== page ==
Jump to content




Viewing Comet


Recommended Posts


I found this small article whilst browsing the net:

Encounters with Comet Hartley 2

An icy visitor is positioning itself for easier viewing in the coming weeks. Periodic Comet 103P/Hartley 2 won’t have the pizzazz of Comet Hale-Bopp or the unexpected spectacle of Comet Holmes. But it will be high in the evening sky when at its best, glowing at perhaps 5th magnitude.

Does anyone know when it will be visable time wise or will it follow cassopia as it will be passing through here?

The article was posted on 10th september 2010 so it is a recent post.



Edited by CaptPaul
Link to comment
Share on other sites

Thanks for the info!

I think ill have to wait for it to be closer, i only have 5" scope :D

Its prob changing the subject slightly but it will come in handy when trying to spot the comet but last night i ventured into the garden for a hour or 2 with my friend hes never looked down a scope before so showed him jupiter however once i started going close in using barlow i just couldnt get it into focus ive done this before and had better results could it be down to just bad viewing conditions or something im doin wrong? it was fairly early in the night about 9 o clock, bringing it back to the comet would i need to be so magnified when viewing it? never viewed a comet before quite excited!

Thanks everyone!

Link to comment
Share on other sites

I tried to bag this last night as my first comet. Started with the binos and then the scope. Failed miserably on both counts.

According to a chart I printed out it should be in lacerta right now. Is this correct? To be honest I failed even to properly identify lacerta, having never tried before! Anyone else had this problem?

Ah just noticed that its in Andromeda right now! So I was looking in the wrong place haha

Link to comment
Share on other sites

CaptPaul, the barlow will cut down the amount of light that makes it through to your eye. I wouldn't have thought you'd need a barlow to see it, once it gets a bit brighter it should be quite obvious in your scope, even binoculars. Perhaps even naked eye from nice dark skies.

Steve, it is in Andromeda, but only just. Near the boundary with Lacerta. It should be easier to find when it is brighter and also when it is closer to Cassiopeia. At the moment it isn't near anything strikingly obvious. Omnicron Andromeda is perhaps the best signpost right now.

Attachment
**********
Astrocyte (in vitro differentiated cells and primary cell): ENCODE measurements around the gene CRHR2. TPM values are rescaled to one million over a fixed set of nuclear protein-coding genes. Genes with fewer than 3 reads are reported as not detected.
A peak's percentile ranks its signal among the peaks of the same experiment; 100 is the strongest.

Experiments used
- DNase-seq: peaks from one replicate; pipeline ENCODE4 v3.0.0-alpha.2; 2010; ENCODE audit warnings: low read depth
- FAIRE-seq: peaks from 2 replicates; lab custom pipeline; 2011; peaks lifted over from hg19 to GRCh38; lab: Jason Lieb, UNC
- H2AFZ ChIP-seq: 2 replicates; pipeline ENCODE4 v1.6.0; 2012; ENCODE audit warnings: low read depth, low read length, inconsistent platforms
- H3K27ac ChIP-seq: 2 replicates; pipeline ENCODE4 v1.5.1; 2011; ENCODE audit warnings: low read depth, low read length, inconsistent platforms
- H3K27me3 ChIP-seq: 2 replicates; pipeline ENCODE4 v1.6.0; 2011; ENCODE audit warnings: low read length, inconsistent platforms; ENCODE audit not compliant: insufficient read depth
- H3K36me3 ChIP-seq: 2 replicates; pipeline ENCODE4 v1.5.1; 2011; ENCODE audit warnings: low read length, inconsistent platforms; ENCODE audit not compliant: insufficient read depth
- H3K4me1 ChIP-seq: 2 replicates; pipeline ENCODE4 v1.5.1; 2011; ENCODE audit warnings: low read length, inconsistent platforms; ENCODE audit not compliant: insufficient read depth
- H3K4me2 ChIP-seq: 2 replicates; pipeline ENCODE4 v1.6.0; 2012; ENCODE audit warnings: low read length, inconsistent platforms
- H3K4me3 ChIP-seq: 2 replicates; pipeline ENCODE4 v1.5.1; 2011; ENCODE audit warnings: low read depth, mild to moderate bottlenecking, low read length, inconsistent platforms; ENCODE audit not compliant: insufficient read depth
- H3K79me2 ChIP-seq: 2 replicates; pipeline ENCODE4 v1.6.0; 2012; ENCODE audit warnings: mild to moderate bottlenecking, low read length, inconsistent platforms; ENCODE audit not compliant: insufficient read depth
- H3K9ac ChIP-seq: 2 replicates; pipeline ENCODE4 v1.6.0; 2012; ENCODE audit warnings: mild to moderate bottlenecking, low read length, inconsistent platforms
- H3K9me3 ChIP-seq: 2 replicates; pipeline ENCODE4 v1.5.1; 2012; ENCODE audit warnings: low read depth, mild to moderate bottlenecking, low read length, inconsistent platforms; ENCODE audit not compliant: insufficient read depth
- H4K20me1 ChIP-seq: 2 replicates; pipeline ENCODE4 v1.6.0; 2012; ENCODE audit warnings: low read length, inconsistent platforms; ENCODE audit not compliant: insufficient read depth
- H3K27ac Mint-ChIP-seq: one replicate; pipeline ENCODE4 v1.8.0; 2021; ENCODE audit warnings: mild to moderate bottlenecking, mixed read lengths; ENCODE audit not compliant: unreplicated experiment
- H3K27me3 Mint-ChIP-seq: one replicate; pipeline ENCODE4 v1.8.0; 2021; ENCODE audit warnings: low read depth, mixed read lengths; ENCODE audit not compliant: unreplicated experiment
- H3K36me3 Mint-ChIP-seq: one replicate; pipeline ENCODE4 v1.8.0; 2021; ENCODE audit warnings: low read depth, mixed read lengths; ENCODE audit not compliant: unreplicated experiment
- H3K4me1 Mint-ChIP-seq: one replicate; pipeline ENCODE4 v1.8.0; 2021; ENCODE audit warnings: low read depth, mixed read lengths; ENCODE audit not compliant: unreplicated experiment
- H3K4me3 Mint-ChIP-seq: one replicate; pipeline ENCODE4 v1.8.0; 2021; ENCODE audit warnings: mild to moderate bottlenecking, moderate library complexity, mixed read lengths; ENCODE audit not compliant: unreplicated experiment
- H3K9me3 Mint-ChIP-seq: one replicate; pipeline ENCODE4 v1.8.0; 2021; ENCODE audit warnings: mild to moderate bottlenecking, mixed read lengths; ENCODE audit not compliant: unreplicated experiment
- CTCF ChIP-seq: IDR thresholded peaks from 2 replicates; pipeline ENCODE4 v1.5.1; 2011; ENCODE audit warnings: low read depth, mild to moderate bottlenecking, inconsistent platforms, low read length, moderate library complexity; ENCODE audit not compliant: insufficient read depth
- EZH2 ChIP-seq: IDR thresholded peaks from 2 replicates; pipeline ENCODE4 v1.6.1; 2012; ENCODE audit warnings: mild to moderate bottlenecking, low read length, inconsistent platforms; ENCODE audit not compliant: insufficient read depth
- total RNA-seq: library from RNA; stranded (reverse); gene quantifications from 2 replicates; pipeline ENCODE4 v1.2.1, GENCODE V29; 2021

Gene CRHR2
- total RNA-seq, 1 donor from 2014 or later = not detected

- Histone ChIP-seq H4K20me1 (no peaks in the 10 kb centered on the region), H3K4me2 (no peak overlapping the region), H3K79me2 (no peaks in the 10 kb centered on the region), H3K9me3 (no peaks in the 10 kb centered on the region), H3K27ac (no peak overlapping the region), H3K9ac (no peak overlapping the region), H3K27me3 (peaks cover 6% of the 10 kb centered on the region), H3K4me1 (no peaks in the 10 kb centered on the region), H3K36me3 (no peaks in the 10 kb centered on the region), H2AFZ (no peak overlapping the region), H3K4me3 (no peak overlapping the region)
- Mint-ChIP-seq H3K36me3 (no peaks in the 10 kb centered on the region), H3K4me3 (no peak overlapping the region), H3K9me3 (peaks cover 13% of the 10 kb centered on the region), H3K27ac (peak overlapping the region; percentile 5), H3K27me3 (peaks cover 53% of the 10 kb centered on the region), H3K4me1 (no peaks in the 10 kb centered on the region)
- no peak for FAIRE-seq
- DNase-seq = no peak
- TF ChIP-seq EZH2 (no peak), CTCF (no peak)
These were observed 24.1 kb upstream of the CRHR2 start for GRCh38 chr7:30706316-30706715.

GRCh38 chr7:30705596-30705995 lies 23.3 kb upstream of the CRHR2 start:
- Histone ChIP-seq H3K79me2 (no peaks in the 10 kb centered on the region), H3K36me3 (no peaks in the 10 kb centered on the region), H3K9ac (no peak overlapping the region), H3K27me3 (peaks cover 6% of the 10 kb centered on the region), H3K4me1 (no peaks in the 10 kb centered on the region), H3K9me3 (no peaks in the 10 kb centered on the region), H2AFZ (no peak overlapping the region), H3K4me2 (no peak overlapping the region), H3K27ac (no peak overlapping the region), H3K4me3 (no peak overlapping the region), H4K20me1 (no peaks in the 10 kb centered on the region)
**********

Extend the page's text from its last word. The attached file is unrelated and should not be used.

Let us know if you find it :D

Link to comment
Share on other sites

I saw it last night (Sunday) with the 16" under various magnifications and TBH it wasn't too impressive. I was anticipating something a bit above normal, considering the attention it's getting online. But it looked quite common, really... like a weakly defined elliptical galaxy. If possible i'll try the 11x70s tonight.

Link to comment
Share on other sites

Beginners to comet hunting need to be aware that the magnitude given for comets is based on a defocused star of the given magnitude so the actual surface brightness will be very much fainter. It would be much more helpful IMO if comet visual brightness could be given as a comparison to Messier objects for instance to give a better impression of what to expect.

Link to comment
Share on other sites

Liz, i viewed it at 8:50pm when it was about 50 degrees from the horizon, but the Sun was only 16 degrees below the horizon. Might your 10" do a comparable job if you view the comet when it's at max altitude? You'd have to wait till there's no lunar interference, but it might be worth a try. :D

Peter, my Sky Tools 3 program shows the comet as having a 'mean extincted magnitude' of 10.4, and a surface brightness (mag/arcsec²) of 19.8. TBH though, i've had an easier time viewing targets with a dimmer surface brightness. Methinks comets are a whole different animal than DSOs. :eek:

Link to comment
Share on other sites

Not seen it yet just put this data into Stellarium to help me find it:


name = 103P/Hartley

parent = Sun

radius = 24

oblateness = 0.0

halo = true

color = 1.0,1.0,1.0

tex_halo = star16x16.png

tex_map = nomap.png

coord_func = comet_orbit

orbit_TimeAtPericenter = 2455497.76736

orbit_PericenterDistance = 1.05686

orbit_Eccentricity = 0.695121

orbit_ArgOfPericenter = 181.2027

orbit_AscendingNode = 219.7602

orbit_Inclination = 13.6184

lighting = false

albedo = 0.5

sidereal_period = 365.25

Taken from here:

Astroblog: Comet 103P/Hartley, a Comet with a Bright Future

Link to comment
Share on other sites

  • 2 weeks later...

I tried for this comet last night with my old 11x80 binoculars. No joy, despite pinpointing its exact location on Heavens Above. M31 was big and bright but no trace of the comet through the London light pollution.

Link to comment
Share on other sites

Create an account or sign in to comment

You need to be a member in order to leave a comment

Create an account

Sign up for a new account in our community. It's easy!

Register a new account

Sign in

Already have an account? Sign in here.

Sign In Now

  • Recently Browsing   0 members

    • No registered users viewing this page.
  • Create New...

Important Information

We have placed cookies on your device to help make this website better. You can adjust your cookie settings, otherwise we'll assume you're okay to continue. By using this site, you agree to our Terms of Use.